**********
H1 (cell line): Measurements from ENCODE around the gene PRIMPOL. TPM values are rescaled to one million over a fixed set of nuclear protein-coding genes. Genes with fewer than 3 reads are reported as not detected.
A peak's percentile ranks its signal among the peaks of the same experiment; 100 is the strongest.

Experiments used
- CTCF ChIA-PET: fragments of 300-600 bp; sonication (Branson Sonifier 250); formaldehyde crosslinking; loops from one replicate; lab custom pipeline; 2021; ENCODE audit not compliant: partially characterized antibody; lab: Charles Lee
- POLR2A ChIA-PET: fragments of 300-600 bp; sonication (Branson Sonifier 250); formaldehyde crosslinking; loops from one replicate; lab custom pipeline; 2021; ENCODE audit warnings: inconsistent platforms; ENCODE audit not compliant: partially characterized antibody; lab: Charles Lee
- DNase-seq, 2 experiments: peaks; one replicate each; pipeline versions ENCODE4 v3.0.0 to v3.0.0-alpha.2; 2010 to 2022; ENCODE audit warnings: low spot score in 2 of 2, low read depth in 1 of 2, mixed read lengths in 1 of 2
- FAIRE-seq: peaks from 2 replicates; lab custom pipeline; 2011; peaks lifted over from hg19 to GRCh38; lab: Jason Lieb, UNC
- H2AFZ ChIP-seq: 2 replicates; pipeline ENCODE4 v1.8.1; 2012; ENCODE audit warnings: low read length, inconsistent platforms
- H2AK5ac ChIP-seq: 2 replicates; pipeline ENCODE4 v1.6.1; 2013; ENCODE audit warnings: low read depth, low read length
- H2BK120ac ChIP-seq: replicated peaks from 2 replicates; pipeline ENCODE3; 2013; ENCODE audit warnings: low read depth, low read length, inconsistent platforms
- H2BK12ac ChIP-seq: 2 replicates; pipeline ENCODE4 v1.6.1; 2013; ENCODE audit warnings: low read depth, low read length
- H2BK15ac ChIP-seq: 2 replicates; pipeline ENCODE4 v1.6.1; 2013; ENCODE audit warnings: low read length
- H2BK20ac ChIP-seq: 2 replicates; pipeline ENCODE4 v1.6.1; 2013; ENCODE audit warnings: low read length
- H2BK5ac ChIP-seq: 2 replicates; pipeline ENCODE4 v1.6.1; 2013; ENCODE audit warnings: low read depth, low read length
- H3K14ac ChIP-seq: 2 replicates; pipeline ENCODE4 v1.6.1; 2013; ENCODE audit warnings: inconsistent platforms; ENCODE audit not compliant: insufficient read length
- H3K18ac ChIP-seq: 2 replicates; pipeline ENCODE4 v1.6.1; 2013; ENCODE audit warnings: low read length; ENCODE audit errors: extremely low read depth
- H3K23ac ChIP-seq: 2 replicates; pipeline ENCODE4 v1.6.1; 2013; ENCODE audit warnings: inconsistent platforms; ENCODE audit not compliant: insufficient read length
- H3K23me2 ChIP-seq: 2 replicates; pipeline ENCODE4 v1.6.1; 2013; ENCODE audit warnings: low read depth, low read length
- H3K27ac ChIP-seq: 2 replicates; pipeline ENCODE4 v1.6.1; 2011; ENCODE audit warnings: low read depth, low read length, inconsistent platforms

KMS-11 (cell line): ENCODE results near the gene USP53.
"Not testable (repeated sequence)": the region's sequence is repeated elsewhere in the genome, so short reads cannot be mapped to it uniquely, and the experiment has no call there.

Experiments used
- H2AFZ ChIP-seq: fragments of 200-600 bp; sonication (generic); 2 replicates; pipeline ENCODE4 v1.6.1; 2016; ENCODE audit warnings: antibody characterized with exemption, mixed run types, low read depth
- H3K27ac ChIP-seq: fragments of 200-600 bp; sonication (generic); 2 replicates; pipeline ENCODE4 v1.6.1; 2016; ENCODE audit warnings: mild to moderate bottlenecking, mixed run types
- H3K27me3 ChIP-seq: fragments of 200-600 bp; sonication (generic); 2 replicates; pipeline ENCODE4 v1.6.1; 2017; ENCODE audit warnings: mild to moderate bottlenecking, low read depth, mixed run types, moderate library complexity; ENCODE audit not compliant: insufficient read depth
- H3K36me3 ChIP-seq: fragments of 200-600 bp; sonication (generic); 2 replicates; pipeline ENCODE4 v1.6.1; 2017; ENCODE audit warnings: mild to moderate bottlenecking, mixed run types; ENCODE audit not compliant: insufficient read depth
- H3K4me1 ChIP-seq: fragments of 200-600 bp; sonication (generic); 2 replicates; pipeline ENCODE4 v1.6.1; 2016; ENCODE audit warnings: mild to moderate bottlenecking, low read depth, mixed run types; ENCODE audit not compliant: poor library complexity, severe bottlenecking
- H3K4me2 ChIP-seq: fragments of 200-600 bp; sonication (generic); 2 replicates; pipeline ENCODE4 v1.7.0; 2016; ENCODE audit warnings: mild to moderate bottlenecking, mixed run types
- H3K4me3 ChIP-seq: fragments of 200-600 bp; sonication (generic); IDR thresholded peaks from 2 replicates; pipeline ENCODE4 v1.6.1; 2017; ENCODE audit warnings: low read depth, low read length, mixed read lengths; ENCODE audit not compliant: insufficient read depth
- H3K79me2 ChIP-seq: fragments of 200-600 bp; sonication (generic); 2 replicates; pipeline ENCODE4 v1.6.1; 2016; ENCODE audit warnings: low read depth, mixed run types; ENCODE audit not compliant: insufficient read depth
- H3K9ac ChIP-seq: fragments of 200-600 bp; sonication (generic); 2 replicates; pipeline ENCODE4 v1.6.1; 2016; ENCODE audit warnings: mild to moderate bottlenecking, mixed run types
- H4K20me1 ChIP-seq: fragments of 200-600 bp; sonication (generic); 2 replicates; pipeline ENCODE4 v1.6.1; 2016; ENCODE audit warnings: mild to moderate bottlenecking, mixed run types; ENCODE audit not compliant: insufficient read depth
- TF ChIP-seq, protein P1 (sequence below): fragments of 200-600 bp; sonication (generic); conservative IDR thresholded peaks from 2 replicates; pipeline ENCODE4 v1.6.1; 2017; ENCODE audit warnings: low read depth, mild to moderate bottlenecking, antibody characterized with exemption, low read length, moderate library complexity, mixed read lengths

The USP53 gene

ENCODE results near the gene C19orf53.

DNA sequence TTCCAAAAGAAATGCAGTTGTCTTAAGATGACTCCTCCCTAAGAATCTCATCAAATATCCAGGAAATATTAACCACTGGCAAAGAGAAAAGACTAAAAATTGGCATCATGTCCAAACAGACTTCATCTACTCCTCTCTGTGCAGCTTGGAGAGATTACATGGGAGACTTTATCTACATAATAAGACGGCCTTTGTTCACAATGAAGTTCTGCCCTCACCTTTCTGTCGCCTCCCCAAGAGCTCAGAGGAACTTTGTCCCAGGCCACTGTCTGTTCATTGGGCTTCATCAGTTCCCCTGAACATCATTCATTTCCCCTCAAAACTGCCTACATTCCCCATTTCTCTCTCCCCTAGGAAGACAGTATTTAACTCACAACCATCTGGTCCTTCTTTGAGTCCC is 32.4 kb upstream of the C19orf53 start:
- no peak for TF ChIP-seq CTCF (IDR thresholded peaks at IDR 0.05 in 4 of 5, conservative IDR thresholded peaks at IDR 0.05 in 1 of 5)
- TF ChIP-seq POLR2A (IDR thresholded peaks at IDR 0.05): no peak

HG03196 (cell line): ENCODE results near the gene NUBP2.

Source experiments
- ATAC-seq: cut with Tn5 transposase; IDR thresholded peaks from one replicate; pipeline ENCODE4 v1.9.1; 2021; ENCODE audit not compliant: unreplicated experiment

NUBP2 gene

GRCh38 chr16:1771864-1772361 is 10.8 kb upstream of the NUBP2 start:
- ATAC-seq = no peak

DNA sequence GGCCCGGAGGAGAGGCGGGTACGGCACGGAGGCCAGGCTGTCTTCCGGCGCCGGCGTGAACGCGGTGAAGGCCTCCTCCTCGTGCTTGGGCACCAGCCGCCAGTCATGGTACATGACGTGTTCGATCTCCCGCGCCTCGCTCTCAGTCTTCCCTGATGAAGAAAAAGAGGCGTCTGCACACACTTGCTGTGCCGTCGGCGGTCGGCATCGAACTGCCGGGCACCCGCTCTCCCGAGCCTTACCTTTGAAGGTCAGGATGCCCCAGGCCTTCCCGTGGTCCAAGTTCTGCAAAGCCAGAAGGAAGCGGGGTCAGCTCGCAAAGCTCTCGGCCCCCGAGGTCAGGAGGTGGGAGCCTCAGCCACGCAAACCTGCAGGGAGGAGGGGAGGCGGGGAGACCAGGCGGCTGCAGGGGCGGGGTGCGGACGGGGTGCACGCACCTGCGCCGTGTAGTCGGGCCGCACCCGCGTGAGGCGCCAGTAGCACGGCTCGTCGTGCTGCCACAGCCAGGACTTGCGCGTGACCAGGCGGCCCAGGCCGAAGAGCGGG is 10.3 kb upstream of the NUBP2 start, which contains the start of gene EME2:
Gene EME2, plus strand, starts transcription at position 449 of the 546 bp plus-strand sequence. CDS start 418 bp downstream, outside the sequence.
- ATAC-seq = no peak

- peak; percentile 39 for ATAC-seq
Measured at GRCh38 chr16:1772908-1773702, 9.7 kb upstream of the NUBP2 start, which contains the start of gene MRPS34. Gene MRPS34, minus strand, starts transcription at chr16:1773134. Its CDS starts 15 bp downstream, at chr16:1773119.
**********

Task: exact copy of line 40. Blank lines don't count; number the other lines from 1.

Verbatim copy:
Source experiments